This is a sequel to a recent article “A PH-Japan Defence Treaty”. The way China has invested billions of dollars and achieved rapid militarization of three reefs in the Spratleys in just two years implies that they are there to stay. Lately, they issued a warning to the US that if they tried to stop the construction, “there will be war”. China needs oil badly, without which a slow-down of its economic growth may trigger a mammoth recession. They know there is oil in the Spratelys, otherwise they would not risk billions of dollars and war for it. To extract oil, China needs military security. Without militarization in a volatile place claimed by everyone, extraction can be disrupted.
A US Poseidon P8 surveillance plane, which is called a ‘submarine hunter’, has recently reported, in spite of eight warnings from China, continuous dredging that has reclaimed 2,000 acres from the sea at the Fiery Cross Reef, military barracks, piers at a staggering 300 meters depth, and search radars. A commercial plane was similarly warned to move away. It is not known if the P8 came from Clark Air Base. (Source: CNN-2015/05/20)
The US may hesitate to confront China’s militarization of the Spratleys reefs, but if China closes the Taiwan Straits, that will disrupt vital shipping lanes, it is the turn of the US to say “there will be war”. Japan will also go to war because most of their precious imported oil passes through the Taiwan Strait. Remember that when Egypt tried to close the Suez, a vital shipping lane, the US and Britain were quick to move in.
What would make China close the Taiwan Strait? For one, regaining Taiwan is an obsession. For another, even if that is too risky to go to war over, if there is a military confrontation within a 1,000-kilometer radius, which includes the Spratleys, closing the Taiwan Strait chokepoint would secure attacks against the China mainland. It will take 24 hours for China to close the Taiwan Strait. They will simply scatter thousands of bombs across the strait.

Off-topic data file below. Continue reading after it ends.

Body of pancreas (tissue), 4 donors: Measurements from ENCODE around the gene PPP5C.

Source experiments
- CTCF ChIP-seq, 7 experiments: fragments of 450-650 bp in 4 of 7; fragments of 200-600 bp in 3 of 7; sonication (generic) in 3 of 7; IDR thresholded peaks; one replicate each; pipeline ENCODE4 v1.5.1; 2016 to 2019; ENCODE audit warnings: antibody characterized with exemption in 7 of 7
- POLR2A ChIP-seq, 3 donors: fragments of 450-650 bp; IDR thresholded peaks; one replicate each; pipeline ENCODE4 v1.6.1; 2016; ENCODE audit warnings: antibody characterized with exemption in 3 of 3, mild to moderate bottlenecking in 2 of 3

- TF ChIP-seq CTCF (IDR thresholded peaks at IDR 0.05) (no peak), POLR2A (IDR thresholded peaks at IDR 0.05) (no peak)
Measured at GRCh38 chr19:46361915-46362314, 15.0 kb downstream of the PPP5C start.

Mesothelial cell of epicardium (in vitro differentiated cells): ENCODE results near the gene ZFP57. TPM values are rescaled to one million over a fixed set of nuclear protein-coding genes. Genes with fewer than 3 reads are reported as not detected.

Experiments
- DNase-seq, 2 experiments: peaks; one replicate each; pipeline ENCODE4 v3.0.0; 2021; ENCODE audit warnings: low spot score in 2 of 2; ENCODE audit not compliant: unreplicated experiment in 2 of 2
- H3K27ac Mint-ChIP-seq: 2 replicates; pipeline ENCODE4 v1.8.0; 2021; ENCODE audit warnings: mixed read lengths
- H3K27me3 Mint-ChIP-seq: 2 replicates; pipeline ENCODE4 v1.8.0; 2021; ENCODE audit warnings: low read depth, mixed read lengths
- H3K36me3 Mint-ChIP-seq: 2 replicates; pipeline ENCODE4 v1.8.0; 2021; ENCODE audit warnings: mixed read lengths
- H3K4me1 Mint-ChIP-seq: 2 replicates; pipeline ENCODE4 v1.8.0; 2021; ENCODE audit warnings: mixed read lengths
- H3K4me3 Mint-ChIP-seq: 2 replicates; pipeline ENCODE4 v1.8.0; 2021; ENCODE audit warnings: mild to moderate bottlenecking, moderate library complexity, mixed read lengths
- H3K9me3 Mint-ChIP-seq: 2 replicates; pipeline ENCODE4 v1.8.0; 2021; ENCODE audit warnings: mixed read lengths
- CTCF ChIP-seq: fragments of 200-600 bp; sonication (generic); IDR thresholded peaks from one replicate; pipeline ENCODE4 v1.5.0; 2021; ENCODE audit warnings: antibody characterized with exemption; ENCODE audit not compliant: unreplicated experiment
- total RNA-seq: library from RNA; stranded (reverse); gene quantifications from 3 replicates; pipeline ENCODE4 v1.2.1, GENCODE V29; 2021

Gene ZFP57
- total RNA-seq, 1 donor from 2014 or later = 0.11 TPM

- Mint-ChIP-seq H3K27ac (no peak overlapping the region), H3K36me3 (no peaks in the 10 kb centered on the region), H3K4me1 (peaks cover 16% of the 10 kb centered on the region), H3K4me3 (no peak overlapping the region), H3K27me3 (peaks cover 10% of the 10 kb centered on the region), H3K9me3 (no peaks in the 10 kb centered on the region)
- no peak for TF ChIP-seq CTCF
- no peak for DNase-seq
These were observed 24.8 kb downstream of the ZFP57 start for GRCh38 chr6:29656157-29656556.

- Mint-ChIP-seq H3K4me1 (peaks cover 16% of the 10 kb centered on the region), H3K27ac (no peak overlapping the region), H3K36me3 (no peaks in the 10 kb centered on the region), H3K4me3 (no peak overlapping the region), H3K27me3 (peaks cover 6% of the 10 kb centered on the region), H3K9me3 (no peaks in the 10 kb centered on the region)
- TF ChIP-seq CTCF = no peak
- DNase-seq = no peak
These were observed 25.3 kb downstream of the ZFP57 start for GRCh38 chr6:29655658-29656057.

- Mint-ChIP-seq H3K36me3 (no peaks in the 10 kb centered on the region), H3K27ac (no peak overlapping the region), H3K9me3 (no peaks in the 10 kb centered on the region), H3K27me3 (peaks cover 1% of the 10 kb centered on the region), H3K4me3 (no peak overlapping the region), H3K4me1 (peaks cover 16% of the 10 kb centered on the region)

Right now, the US and Japan are working feverishly to install a defence system over the Luzon Strait, just in case the Taiwan Strait is closed. But the proximity of this defence system, centered mainly on Batanes, to the China mainland is dangerous in a confrontation. It can easily be a target of pre-emptive strikes from China.
China has ‘asymmetric weapons’
The potential for a confrontation in the Spratleys is there. US spy planes have defied China’s warnings to stay away. Chinese warplanes have threatened even commercial flights to stay away. The Eagle and the Bear have been playing footsy for the last decade, daring and defying each other, testing the waters, employing brinkmanship. One false move, one trigger happy pilot can actually, in theory, trigger World War III in the blink of an eye, before it hits the papers. China knows its navy is vastly inferior but their weapons program have come up with key ‘asymmetric weapons’, meaning cheap but high-tech easy-to-build arsenals such as missiles which can take out carrier fleets, a slingshot against the Goliath, a critical equalizer against a superior foe.
The looming US-China confrontation in the Asia Pacific is an energy war for China. For the US, it is an economic war, the grapple to maintain its trading partners, such as South Korea, Japan, Vietnam, the Philippines, etc. America wants a piece of the Asian-economy pie, which has the fastest growth rate currently as Europe is on a decline. Thus, the US grand plan, using its Pivot to Asia, which will shift 70% of its naval forces to the Asia Pacific, is to ‘encircle’ and isolate its economic rival, China.
When will war happen?
The answer to ‘when’ a war will break out lies in these considerations. It can happen tomorrow or within a decade. Nobody really knows. The protagonists are not willing to rock the boat for now. The stakes are too high. It is the level of despair that will trigger war, such as an energy crisis in China, or an American economic meltdown.
The way President Aquino has been rattling his sabre, knowing the Americans are behind him, may actually be a good or a bad geopolitical move. We may be putting ourselves in the middle of a deadly confrontation of giants, whose outcome is unpredictable. Will the US step in if China massacres Filipinos in the Spratleys? Not necessarily. It depends on American interests, which is the basis of its decisions, not Philippine interests. If China destroys the Seventh Fleet somehow, will Subic and Clark bear the brunt of a retaliation? The US has reportedly been using Clark Field lately in its surveillance of the Spratleys. We are in the middle of it all. Like in the movies, if you are caught, I disavow any relationship with you.
(The author is a senior columnist of this paper and of other Philippine newspapers in the last 20 years, a radio-TV broadcaster, a documentary producer-director, and a former professor at Ateneo de Manila University.)